So, to be precise, when we ingest foods rich in ellagic acid, we are actually ingesting ellagitannins, which will be converted into ellagic acid in our intestines. However, in a clinical study using cells (in vitro) rather than human subjects (in vivo), ellagic acid is used, since cells do not have the ability to convert ellagitannins into ellagic acid. (This will become more relevant as we carry on.)
Not only can ellagitannins slow the growth of cancer cells at low levels, and kill cancer cells (apoptosis) at high intake levels, but they also work as free radical scavengers, binding to cancer-causing agents (tobacco smoke, chemical toxins, etc), and rendering them inactive. As well, ellagitannins further protect us by forbidding carcinogens from binding to our DNA.
But wait, there’s more!
“Ellagitannins exhibit antimicrobial activity against fungi, viruses, and importantly, bacteria, including antibiotic-resistant strains such as methicillin-resistant Staphylococcus aureus.” (Source)
As well, these compounds also have anti-inflammatory and antitumor properties, improve the health of blood vessels, lower cholesterol, and reduce gum recession. Other studies, done overseas, suggest that ellagitannins have a host of other potential benefits. Such benefits include protecting the cardiovascular system, improving wound healing, and preventing birth defects,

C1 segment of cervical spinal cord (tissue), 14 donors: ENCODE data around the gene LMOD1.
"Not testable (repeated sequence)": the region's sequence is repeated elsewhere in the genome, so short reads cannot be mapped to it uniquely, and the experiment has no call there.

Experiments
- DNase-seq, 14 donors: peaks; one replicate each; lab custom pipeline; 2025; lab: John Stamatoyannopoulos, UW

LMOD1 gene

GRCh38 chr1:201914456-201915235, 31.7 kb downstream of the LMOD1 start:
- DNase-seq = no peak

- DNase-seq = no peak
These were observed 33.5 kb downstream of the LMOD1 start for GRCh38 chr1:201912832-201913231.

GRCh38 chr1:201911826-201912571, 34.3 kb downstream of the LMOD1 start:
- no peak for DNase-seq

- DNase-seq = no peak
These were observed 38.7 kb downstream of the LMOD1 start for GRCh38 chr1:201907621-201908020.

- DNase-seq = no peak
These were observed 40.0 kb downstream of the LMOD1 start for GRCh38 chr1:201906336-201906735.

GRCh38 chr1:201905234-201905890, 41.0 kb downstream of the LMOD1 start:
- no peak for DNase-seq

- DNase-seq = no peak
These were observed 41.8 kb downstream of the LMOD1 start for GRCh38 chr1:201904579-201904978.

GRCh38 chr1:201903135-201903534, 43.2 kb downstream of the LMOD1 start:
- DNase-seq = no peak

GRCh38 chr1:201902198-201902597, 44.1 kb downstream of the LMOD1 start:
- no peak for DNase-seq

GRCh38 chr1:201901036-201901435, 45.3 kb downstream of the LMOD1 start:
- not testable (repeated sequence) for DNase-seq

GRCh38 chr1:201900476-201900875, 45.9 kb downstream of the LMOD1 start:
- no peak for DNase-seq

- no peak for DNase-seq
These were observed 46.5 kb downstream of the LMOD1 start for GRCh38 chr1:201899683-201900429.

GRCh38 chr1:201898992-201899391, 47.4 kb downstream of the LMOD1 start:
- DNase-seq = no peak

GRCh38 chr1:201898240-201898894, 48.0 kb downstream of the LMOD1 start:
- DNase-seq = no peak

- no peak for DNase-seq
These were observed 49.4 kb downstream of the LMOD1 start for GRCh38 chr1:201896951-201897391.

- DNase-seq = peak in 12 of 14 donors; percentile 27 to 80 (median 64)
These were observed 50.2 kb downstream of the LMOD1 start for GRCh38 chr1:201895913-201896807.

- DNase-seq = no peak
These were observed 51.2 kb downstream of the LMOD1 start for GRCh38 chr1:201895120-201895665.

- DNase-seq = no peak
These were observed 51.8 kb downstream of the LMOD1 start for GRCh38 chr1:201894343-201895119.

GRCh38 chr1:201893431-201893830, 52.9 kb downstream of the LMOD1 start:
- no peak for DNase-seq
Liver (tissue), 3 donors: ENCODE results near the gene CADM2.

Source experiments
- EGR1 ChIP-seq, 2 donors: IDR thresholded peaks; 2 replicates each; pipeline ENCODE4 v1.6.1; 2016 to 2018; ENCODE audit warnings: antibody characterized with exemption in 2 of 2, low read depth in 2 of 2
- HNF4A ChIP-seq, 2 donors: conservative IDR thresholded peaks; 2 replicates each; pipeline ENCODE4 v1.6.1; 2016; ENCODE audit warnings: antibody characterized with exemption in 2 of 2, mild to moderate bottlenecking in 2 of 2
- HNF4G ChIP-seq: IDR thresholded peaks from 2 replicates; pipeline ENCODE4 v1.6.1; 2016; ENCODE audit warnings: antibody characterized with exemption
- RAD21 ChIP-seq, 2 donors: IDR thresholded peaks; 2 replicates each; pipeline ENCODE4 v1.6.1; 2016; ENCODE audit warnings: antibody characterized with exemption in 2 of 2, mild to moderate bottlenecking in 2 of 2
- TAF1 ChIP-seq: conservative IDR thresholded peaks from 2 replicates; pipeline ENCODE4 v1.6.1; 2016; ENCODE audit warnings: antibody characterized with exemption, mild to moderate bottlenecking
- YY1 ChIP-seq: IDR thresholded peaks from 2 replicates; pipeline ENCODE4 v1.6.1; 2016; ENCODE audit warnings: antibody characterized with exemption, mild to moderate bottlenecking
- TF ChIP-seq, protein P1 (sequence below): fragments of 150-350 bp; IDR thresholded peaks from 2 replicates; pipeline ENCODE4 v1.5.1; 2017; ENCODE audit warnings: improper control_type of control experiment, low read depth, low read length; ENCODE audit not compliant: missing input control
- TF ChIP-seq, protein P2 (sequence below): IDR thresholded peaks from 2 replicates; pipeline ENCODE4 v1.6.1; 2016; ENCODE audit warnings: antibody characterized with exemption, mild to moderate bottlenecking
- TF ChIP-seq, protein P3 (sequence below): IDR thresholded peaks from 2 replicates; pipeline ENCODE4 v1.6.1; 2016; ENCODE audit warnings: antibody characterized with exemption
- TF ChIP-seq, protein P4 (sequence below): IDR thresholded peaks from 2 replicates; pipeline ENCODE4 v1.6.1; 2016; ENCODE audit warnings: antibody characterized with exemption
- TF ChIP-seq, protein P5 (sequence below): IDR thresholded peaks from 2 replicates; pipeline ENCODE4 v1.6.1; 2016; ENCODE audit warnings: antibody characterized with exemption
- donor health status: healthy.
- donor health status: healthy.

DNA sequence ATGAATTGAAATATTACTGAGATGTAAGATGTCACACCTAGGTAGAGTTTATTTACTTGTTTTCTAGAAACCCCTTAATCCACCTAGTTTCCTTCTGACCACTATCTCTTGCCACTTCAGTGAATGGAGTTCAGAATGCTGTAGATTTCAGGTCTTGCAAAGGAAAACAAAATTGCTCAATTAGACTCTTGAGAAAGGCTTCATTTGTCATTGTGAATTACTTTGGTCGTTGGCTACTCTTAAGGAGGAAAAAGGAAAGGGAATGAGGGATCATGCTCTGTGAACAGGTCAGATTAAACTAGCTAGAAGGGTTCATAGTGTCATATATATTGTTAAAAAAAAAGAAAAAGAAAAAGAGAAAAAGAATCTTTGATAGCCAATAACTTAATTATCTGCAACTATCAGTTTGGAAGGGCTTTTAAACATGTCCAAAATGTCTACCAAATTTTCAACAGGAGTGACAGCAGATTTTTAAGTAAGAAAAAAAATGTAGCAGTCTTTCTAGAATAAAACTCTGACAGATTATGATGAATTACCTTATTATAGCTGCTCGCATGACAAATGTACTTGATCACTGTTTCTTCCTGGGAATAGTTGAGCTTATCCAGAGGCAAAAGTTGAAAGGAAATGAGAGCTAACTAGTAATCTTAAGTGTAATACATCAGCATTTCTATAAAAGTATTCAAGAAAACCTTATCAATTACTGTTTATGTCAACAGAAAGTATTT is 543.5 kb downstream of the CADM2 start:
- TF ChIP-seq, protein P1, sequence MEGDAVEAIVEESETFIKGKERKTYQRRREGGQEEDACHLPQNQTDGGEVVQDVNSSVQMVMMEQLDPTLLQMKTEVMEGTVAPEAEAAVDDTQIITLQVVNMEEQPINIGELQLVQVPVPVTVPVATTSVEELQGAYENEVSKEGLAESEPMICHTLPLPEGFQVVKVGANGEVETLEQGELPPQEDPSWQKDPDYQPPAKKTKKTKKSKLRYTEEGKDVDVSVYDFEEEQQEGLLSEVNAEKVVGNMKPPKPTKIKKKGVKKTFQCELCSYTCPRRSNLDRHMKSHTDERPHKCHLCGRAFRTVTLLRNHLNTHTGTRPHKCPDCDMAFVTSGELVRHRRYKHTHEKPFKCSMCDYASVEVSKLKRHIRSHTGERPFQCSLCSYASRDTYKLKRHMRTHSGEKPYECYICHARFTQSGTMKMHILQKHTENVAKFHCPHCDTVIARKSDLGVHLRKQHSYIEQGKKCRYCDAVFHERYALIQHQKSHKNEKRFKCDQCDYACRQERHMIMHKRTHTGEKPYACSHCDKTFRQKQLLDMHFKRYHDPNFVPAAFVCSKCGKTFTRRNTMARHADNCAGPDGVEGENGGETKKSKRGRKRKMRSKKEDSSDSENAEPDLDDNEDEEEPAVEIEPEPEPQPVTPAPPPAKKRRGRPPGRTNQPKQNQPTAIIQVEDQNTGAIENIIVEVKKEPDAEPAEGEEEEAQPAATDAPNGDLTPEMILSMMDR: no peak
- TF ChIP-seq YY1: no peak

As recently as June of 2021, a study titled, “Role of ellagic acid for the prevention and treatment of liver diseases”, was released, indicating that ellagic acid has the potential to reverse liver fibrosis, and prevent the development of liver cancer. (Source) (“Fibrosis is the formation of an abnormally large amount of scar tissue in the liver. It occurs when the liver attempts to repair and replace damaged cells.” Source)
And, in January of this year (2021), it was determined that “ellagic acid is a neuroprotective polyphenol that can protect against demyelination”. (Source) Which means it can be of benefit for all neurological disorders (MS, ALS, Parkinson’s disease, etc).